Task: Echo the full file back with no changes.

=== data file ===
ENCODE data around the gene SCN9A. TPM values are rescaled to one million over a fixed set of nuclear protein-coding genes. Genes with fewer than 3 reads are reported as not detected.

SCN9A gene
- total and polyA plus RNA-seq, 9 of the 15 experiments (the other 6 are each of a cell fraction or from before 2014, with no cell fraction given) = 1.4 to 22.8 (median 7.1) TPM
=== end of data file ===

ENCODE data around the gene SCN9A. TPM values are rescaled to one million over a fixed set of nuclear protein-coding genes. Genes with fewer than 3 reads are reported as not detected.

SCN9A gene
- total and polyA plus RNA-seq, 9 of the 15 experiments (the other 6 are each of a cell fraction or from before 2014, with no cell fraction given) = 1.4 to 22.8 (median 7.1) TPM